You’re interested in them, they’re interested in you… if only the story ended there. Here’s how to handle not being the sole object of their affections.
Don’t worry be happy.
In today’s dating culture, don’t be afraid of the truth. When you’re dating someone and they’re also dating another, it has the potential to be unnerving. But the truth is, dating isn’t just a lead in to marriage and family anymore. Many people date for many reasons: some for companionship, connection, loneliness, networking, and sexual interest. However, the biggest unspoken reason to date is for self-realization.
Yes, that’s right. Self-realization.
People who are out there dating multiple people are often looking to find their own hidden truths mirrored in another. Looking to shut down that process for someone before they’re ready doesn’t ever work.
Commitment is cultivated in your relationship to yourself, not in a relationship to a partner. Those who are ready to commit to a monogamous relationship, do. Those who don’t, won’t. So it’s best to allow you and your companion the opportunity to be completely honest without emotional consequences. Otherwise, they will certainly rear their ugly heads down the line in the relationship. Take this opportunity to reset your view point and your purpose for dating with the following tidbits of perspective.
Truth #1: Nobody wants to get hurt.
It’s common for a person who’s been hurt before to easily attach to a partner in a dating relationship. But hoping it’s so, doesn’t make it so. If you’re in an emotional space where it’s difficult for you to date someone who is dating others, that’s okay. Don’t date them: be honest with yourself and truthful with them and if they’re valuable enough to you you’ll find a way to cultivate a friendship that can grow into a stronger romantic connection at a time where you both can get your needs met in the relationship.
Truth #2: The real power-struggle is within you.
Fear of rejection is what’s at play here. Don’t buy into it. A wise friend said to me when posed with the question, “Why is it dating can be so difficult?” Her response made me chuckle a bit. “Because people change their minds.” Bam! She said it. Folks can be fickle, superficial, self-centered, self-serving and flat-out fair-weathered.
And, when and if they are, it’s not about you. They aren’t rejecting you, they just have no need for your value. It doesn’t mean that you don’t have value. The more quickly you move on from someone who doesn’t need, appreciate, or want your value, the better for you.
Truth #3: Tell the truth and negotiate from there.
I’ve seen over and over in relationships with couples whom I have counseled: the less willing a partner is to knowing the truth, the easier it becomes for the other partner to lie. Many people aren’t self-governed, they rely on the boundaries set for them. When you set a boundary that things have to be a specific way and they are not that way for your date, it makes it easier for the person to lie—especially if they like you…and don’t know you well.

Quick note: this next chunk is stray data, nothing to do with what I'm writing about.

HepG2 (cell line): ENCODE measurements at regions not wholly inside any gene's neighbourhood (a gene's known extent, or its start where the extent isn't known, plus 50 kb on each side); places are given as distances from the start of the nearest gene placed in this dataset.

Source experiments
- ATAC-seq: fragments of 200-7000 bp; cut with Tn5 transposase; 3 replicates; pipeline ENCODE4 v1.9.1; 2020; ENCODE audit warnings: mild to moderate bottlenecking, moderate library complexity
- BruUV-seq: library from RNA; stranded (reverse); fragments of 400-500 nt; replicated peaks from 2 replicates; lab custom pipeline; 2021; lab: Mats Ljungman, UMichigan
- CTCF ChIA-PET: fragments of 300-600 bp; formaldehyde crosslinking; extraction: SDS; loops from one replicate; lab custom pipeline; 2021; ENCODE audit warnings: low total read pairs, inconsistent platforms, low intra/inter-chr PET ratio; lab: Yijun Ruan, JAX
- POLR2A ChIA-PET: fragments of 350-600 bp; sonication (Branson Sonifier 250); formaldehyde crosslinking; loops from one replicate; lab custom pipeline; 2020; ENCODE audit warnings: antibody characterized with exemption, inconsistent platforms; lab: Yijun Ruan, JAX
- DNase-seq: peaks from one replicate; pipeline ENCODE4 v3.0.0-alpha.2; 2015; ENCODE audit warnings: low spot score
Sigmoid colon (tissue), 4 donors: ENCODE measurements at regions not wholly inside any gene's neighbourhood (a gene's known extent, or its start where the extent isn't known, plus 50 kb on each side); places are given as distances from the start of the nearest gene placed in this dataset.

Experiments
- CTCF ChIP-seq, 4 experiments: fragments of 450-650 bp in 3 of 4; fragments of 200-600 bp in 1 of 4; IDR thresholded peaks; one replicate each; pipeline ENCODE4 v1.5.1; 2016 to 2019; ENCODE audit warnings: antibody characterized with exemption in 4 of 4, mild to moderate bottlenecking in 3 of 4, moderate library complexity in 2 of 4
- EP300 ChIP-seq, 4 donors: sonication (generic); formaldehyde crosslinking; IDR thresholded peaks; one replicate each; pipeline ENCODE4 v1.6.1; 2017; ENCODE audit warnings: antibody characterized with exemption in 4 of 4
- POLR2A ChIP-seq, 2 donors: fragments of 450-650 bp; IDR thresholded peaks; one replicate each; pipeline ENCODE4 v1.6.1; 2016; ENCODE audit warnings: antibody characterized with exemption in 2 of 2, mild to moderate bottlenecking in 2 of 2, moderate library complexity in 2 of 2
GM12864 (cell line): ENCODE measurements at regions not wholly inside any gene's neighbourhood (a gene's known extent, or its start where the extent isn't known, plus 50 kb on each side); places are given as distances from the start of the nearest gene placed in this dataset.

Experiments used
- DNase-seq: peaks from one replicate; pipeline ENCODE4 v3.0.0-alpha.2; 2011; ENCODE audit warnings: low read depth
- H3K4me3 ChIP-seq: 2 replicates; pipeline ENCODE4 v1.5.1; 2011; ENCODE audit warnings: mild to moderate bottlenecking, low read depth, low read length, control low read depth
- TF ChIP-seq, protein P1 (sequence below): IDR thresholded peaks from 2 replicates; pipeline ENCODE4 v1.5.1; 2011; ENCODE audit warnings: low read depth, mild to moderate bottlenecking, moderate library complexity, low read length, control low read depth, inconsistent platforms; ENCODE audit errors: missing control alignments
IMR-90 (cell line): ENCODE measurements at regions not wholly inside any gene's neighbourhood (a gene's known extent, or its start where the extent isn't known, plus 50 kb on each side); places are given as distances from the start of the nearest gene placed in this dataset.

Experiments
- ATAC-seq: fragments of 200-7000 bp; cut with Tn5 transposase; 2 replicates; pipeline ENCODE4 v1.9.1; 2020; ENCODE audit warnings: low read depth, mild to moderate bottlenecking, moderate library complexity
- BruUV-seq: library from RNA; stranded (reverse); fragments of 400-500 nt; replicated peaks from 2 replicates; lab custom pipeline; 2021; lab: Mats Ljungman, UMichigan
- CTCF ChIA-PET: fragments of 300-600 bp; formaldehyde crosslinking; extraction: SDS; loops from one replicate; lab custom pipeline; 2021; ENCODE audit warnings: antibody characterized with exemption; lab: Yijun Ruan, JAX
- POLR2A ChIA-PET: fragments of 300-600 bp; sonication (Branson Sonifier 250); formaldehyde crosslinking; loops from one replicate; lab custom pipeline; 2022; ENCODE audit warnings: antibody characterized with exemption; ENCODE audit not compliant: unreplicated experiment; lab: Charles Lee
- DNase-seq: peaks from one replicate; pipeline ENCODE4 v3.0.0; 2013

I even had a friend who was so stringent with her date in the first three months about everything from, “I only date Leos.” to “I won’t date a man who’s been married or has kids.” And yes, you guessed it. They were living together for four years before it all came crashing down. She found out he was really a Sagittarius and had an ex-wife and three children with whom he would visit daily from nine to five after he lost his job the first year, and those are just the highlights I remember.
Don’t get me wrong: his lies were not her fault. Clearly he had much deeper psychological issues at play. Make no mistake about it: when some people get forced into a corner, they feel ill-equipped to handle they also are ill-equipped to be honest.
Truth #4: Love yourself unconditionally and accept your needs.
When you enter into a new connection with someone, it’s okay to let yourself explore who they are rather than vet for who you want them to be. If you like or are attracted to someone, trust that. Allow the relationship to move at a pace that makes you comfortable.
What that looks like: when you learn something about someone that doesn’t make you comfortable, take some time on your own to process what and why that is. Don’t make a rash decision about inclusion or exclusion from your life. If you’ll allow yourself time and exposure to other people, everything will eventually be put in the needed prospective for you to make a solid informed choice for your highest good.
Truth #5: The grass is always greener until winter comes.
Life transforms through cycles and every relationship has them. You won’t ever be in a relationship with someone you like all of the time. Unless, of course, you like yourself all of the time; and, if that’s the case, I’m certain you don’t need relationship advice. So, please disregard the following: the way through an enduring relationship is to always choose your own goodness. Your love, your compassion, your integrity, your truth, and your honesty. If you will cultivate those five thing’s you will attract and promote them in others. They will be the green lens you’ll need in colder leaner times.
All in all, in spite of our immediate gratification dating culture, our one true goal is to learn to satisfy ourselves—first by what we give ourselves, second from what we receive from others, and ultimately what we give to others. Dating and the process of self-reflection that we experience in communing can give us enormous clarity on how we’re doing.
The rejection, jealousy, unconditional love, conflict, and joy that we feel in the face of dating someone with many love interests is certainly a path to an open heart and more generous spirit. For which, eventually, when you do find a partner that you connect with on many levels, you’re going to be prepared to do what it takes to endure in that relationship no matter the season.